The dish calls for a lot of vegetables and the boiling method.

Step 1:

Make the rencah, or paste. My Mama’s basic recipe is one red onion, two garlic cloves, three fresh res chillies and a handful of dried ikan bilis (dried anchovies). Blend to a fine paste. According to my Indonesian Helper, the Javanese would use candelnuts in the paste. Maybe one day I’ll try and find a recipe using the Javanese version.

Step 2:

In a pot, add water and the rencah, and let boil. At this early stage, you may add the corn as it takes longer to cook. Add also a bruised lemongrass and two pieces of crushed galangal slices for the aroma.

Step 3:

Continue to let boil while prepping the rest of the vegetables. I have here long beans, baby brinjals, cabbage and a sliced tomato. But do not add cabbage till the last bit or it’ll be very soggy. Also, add the rest of the vegetables only when the rencah has boiled enough (you can smell it), about 15 minutes of rolling boil.

Step 4:

Once the vegetables are in and boiling (except for the cabbage), it is time to season the broth. Add three teaspoons of salt, one teaspoon of sugar and two or three (if small) pieces of asamgelugur. Let boil and taste. Adjust the salt and sugar content if needed. Add one teaspoon of asamjawa, the tamarind paste if it’s not sour enough. Let mixture boil and then finally add the cabbage.

This is the final product in the pot. I’ll probably update this post later after dinner to show how it’s served with the other dishes.

It’s a very healthy vegetable dish. Try it!

Update: Asam Rebus eaten with grilled fish and tempeh manis.

Coleslaw — June 7, 2018

Coleslaw

Today I had to use that large head of cabbage before it spoils. So I decided to make coleslaw. However, I could only use half of that cabbage – it was just too big!

And, today I had a special guest come help me. The Boy helped me make the slaw. 😃

The Recipe

  • 1 cup mayonnaise (I didn’t have enough of the Best/Hellman’s mayo so combined it with some Japanese mayo to make up for the shortage)
  • 3 tbsp cider vinegar
  • 1 and 1/2 tablespoons white sugar
  • A sprinkling of coarse sea salt
  • Cabbage
  • 2 shredded carrots
  • Two large handfuls of cranberries

Transfer to containers to sit in the fridge for at least two hours (it’s very hot here so it takes longer for things to cool, even in the fridge 😒).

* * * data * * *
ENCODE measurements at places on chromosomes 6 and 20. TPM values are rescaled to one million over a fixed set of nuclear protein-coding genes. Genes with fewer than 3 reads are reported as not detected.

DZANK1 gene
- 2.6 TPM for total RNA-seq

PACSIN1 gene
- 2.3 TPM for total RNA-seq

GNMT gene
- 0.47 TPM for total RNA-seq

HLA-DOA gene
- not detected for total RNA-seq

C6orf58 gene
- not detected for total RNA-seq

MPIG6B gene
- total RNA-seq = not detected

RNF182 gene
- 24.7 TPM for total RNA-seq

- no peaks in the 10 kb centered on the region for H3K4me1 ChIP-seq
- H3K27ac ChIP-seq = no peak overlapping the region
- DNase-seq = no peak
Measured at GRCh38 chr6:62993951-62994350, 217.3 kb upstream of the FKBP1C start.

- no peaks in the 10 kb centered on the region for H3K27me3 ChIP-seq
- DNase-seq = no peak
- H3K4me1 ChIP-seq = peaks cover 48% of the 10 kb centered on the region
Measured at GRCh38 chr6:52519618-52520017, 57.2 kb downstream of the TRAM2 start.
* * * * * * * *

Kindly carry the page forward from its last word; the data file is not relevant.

Lemak Lodeh — May 31, 2018

Lemak Lodeh

This is a VERY typical and common dish in the Malay world. So today I thought I’d make this since there was a special request for it.

There are many variations so I used the simplest one. The best part is no oil in the dish, just boil and boil.

This dish is usually eaten with lontong or compressed rice and serondeng, a coconut floss dish. But the Malays eat this with rice quite regularly too as a day to day home dish with sambal tumis.

Today’s version is not thick because the special requester asked for a thin version. And also requested for lots of vegetables. No problem there!

Step 1.

Blend one large red onion, 2-3 cloves of garlic, a piece of turmeric and a small handful of ikan bilis. Blend with water to a super fine paste.

Step 2.

Boil blended paste with enough water to cover half the pot for ten or more minutes till the paste has a wonderful aroma. Add two teaspoons of salt. Basically the concept here is to cook the raw ingredients in the paste but instead of using oil to cook it down, you just boil with water long enough to cook it. A much healthier option.

Step 3.

Add bruised lemon grass and daun salam, or fresh local bay leaves.

Step 4.

Prep the vegetables. French beans, carrots, cabbage, firm tofu and tempeh. I fried the tofu and tempeh first because I wanted that golden colour in the dish later. Not the healthier option. You can choose not to fry first.

Step 5.

Add the vegetables and let boil till tender but still has a nice crisp.

Step 6.

Add one packet of coconut cream. Add a bit of salt if needed after tasting. Let simmer but don’t let it boil or the coconut cream will separate.

And this is the meal today: